Lesson 2

## Inference

It is important to distinguish between observations and inferences. The colors and color changes, the temperature and temperature changes, the smells that you may come across in this lesson and throughout this course are directly observed and they can be classified as observations. When you do something with that observation, like draw a conclusion or offer an explanation or decide that a chemical reaction occurred, then you are making an inference. The inference may or may not be a correct one. Correctness is not what makes the difference between observation and inference.

An observation is the awareness of some condition; inference is the result of a mental process which attempts to explain or catalog or speculate about that observation. So far we have had several examples of observations (and measurements as well), but we have not really talked about inferences. A few examples might help to illustrate the point.

In this picture, you can observe that there is some white material up in the air. One of the inferences that you might make is that you are looking at the picture of a cloud. Another inference you might make is that there was a brush fire in the direction that the the picture was taken, or perhaps Mt. St. Helens has erupted again after all these years. Whether or not any of those statements is true is beside the point at the moment. Saying that it is a picture of a cloud is an inference. Observing the white stuff behind the trees and building is the observation.

There are times when observations and inferences are very much intertwined with one another and then it can be very difficult to make the distinction. This is because observation and inference both are mental processes. An example of this is a mirage or an optical illusion.

If you have ever seen the light shimmering off the road or countryside out in the desert, it looks like water. That is an inference. What you are observing is the reflection of the light, and you are inferring that it is reflecting off water.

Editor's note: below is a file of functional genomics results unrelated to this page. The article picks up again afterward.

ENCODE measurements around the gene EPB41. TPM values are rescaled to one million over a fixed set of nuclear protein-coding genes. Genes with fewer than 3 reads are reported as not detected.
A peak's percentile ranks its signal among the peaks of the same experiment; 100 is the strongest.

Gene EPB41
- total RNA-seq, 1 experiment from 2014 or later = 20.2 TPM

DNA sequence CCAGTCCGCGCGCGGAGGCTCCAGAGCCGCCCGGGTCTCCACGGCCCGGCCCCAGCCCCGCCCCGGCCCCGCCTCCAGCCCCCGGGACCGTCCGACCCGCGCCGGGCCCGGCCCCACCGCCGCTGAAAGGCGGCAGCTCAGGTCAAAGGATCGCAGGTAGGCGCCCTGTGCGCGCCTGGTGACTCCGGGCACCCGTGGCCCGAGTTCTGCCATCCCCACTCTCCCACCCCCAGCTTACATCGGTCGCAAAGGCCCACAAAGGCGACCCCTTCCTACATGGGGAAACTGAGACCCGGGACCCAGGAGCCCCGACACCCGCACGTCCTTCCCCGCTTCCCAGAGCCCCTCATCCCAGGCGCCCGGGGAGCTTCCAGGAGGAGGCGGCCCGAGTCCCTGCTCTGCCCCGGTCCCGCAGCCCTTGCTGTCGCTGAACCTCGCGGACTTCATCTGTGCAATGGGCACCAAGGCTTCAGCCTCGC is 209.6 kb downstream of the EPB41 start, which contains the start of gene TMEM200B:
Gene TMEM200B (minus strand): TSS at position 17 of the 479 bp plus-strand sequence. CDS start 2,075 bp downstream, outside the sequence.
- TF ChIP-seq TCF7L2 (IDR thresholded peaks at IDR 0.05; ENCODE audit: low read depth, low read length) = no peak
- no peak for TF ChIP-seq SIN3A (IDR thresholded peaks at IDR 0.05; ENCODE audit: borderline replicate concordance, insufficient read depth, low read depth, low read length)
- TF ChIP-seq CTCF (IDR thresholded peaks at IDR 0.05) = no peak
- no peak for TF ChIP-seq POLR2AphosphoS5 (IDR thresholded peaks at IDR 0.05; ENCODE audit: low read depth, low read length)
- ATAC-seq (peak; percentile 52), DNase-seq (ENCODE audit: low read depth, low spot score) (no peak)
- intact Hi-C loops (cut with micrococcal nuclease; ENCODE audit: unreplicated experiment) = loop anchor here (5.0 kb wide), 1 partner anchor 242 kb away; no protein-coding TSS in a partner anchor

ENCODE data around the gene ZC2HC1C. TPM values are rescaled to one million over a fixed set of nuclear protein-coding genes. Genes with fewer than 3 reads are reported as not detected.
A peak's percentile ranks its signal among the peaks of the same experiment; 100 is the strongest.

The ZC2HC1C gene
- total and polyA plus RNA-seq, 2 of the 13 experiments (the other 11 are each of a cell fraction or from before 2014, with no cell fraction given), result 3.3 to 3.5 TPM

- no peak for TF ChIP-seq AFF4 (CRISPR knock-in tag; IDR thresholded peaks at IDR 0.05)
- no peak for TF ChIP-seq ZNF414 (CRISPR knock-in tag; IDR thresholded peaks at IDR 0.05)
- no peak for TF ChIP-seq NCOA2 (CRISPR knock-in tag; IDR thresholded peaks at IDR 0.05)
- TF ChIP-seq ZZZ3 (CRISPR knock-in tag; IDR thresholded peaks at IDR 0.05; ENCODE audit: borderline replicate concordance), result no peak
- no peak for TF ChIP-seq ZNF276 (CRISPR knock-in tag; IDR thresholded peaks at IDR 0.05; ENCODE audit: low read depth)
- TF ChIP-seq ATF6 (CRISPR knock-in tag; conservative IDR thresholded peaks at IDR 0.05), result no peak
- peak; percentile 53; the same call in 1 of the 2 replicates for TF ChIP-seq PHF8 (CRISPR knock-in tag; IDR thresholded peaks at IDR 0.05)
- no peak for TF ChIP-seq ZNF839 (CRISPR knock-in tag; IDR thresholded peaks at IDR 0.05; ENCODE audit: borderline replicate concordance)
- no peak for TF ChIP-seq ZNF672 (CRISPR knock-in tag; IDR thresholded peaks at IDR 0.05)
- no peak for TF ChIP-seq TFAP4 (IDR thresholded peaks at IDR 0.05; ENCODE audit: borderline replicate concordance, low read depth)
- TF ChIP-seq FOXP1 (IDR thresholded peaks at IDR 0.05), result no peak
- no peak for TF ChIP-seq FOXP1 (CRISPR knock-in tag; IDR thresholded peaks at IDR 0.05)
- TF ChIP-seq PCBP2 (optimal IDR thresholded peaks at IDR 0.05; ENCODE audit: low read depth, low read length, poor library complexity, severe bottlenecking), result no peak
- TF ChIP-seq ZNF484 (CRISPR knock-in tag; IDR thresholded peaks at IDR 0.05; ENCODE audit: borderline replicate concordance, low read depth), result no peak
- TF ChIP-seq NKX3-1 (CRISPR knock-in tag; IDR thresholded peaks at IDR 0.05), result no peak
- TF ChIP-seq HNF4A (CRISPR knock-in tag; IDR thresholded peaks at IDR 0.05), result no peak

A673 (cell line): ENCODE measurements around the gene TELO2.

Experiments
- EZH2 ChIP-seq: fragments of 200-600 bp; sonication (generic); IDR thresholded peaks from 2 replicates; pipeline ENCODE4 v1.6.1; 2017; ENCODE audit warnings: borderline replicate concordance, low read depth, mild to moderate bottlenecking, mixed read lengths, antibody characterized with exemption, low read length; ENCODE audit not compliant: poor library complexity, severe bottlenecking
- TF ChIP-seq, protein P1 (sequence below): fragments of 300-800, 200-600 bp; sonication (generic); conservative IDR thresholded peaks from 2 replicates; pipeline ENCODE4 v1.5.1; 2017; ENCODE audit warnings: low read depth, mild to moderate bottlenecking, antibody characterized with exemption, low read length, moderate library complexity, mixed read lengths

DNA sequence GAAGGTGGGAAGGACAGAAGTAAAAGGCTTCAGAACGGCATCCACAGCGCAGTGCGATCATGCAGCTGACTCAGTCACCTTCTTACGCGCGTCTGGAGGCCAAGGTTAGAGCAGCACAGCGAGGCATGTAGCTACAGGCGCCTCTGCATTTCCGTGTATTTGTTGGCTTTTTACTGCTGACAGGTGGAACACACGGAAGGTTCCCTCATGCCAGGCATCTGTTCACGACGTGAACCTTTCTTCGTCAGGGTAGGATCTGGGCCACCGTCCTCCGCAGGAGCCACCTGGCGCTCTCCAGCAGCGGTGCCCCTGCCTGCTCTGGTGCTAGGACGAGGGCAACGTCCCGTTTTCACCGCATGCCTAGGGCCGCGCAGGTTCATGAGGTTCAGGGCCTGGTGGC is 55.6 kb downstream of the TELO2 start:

Here is another possible example of an optical illusion. In this diagram of two tabletops submitted to the April 1998 issue of "The Physics Teacher" by Martin Gardner, you have probably inferred that the tabletop on the left is longer than the tabletop on the right. If you were to make a copy of this diagram from the original article and superimpose the two you would find that they are the same size and shape. (The display on the screen and on your printer may be slightly distorted.) Your inference seems to be an observation, but it is not. However, your mind is making the inference at such a basic level that it appears to be an observation.

In the diagrams shown here the closely spaced blue and yellow lines take on a different appearance where they overlap. Indeed, the white portions of the screen background that you are looking at is not really white, but rather closely spaced blue, green and red dots that your brain has blended together and interpreted as white.

So, observations and inferences are sometimes a bit hard to distinguish from one another. But for the most part, if you are careful about making the distinction, at least in this course, you won't have too much trouble figuring out what is an observation and what is an inference. Making inferences involves knowing how to look beyond what you actually observe, and to know that you are doing it. Remember that the point here is not that observations are correct and inferences are incorrect, but rather that there is a difference and that you need to know what that difference is.